Thursday, January 26, 2012
Yesterday, I got an email about a short story contest and thought, yeah, I've got just the story. I wrote it nine years ago and it sticks with me. I've liked it from the moment I wrote it and, reading it yesterday, found I still like it. This is not always the case with my writing, especially when nearly a decade has come between me and the writing of it. This piece, called "Dancer," still resonates and I figured I would send it in. Then I looked at the contest rules. "Stories can be no longer than 2000 words." I wondered how long "Dancer" was. Ctrl-Shift-C told me the answer: 3300 words.
I'm about to try to make a point with all this and I'll state it here first so that I remember what I'm writing about and so that you won't think this is just me rambling on. I didn't worry about the fact that the story was 1300 words over the limit. I still thought it was the right story. I also just knew that I could cut it down to 2000 words without losing anything. I knew that cutting it would make the piece better. I had no doubt.
Cutting words from writing is a tough skill to teach. I know this because I've been trying to help students learn it for seventeen years. That means that it's tough to learn to. Writers, in my experience, are fairly devoted to their words. What's on the page feels as though it should stay on the page. It was hard enough to write all those words. Cutting any of them sometimes feels like too much to even consider. This is how I have felt, it's what students have expressed to me, and I imagine that other writers feel the same sorts of thing.
That said, I've come to love cutting. I tend to write long and cut 20%. I think Stephen King suggested that number (though I think King could cut 30% at least). Cutting words has become a thing I do as a matter of course. It's not painful any more. In fact, I look forward to it.
In other words, I have, over the course of many years, created a habit that has stuck. Surely this is a good lesson for me to apply throughout my life as I try to get in shape with running, lose weight through a heightened awareness of what I'm eating, and write these essays trying to develop an audience. What is tough now won't necessarily be tough later if I can get the habit established.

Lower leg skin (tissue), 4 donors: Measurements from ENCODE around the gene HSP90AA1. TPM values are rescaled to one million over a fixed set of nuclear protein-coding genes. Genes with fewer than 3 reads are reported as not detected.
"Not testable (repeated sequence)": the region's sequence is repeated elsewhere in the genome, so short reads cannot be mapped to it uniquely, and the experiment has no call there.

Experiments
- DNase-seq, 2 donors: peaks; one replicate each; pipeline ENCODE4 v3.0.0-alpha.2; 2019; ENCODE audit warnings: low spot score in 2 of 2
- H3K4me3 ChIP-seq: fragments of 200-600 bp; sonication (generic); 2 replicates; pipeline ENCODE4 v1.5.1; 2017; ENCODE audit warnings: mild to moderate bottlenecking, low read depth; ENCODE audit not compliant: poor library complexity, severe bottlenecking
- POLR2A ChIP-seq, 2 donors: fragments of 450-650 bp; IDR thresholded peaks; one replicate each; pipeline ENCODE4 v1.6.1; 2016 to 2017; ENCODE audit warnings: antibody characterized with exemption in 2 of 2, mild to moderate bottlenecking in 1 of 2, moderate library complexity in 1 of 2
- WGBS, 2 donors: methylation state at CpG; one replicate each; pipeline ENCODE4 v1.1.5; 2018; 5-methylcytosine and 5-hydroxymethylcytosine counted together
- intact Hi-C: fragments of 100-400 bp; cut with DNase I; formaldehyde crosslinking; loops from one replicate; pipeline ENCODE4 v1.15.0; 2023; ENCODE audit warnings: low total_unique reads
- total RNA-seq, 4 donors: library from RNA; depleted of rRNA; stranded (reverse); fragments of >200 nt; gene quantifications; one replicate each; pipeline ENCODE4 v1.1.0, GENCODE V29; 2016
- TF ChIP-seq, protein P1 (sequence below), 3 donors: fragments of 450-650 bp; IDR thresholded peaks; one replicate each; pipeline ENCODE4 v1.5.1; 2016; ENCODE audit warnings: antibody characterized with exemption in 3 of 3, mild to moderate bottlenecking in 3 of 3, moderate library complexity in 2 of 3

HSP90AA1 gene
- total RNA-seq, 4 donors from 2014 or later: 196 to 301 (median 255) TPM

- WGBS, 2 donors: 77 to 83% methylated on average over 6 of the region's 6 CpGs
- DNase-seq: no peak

So what about the story?
I made a pass through it on the computer. I cut slowly at first, getting a feel for the story, and then was chopping words right and left. After the first pass I was down to 2400 words. I knew then that I could make it. Every cut felt as though I was trimming fat, building muscle in the story. I made another pass, slower than the first, and cut the piece down to 2100 words. I came back to it that night while my wife watched television and kept at it until after ten (which is past my bedtime). Coming up to bed, I raised my hands over my head, and declared that "Dancer" was now down to 1990 words. "I win," I said. My wife smiled. She gets my simple pleasures.
Today, I have passed through the story four more times. I've cut more, but I've also put in some new things and it stands, for the moment at 1994 words, which is a bit too close to the limit for my tastes. When I told students what I was up to, they asked if I was done. I said, "no, I'll probably read it ten or twelve more times." They were horrified by this, given that there are video games waiting to be played, but I smiled. "It's what I do," I told them.
And it is what I do. It's so in my system that I can't imagine not doing this stuff. I'm getting to be that way with running, but I'm not there yet. I've gotten to that point with fast food, which is to say, I can't imagine I'll ever eat it again, but eating well is still not a full-blown habit. I've got things to learn as I pass through my life and my awareness over and over again.
I have some other things I've figured out about teaching and writing and what I want to do in this life, but those will have to wait for another entry. For now, if you'll pardon me, I just thought of an idea for another story and I think I had better go write on.
Posted by Brian G. Fay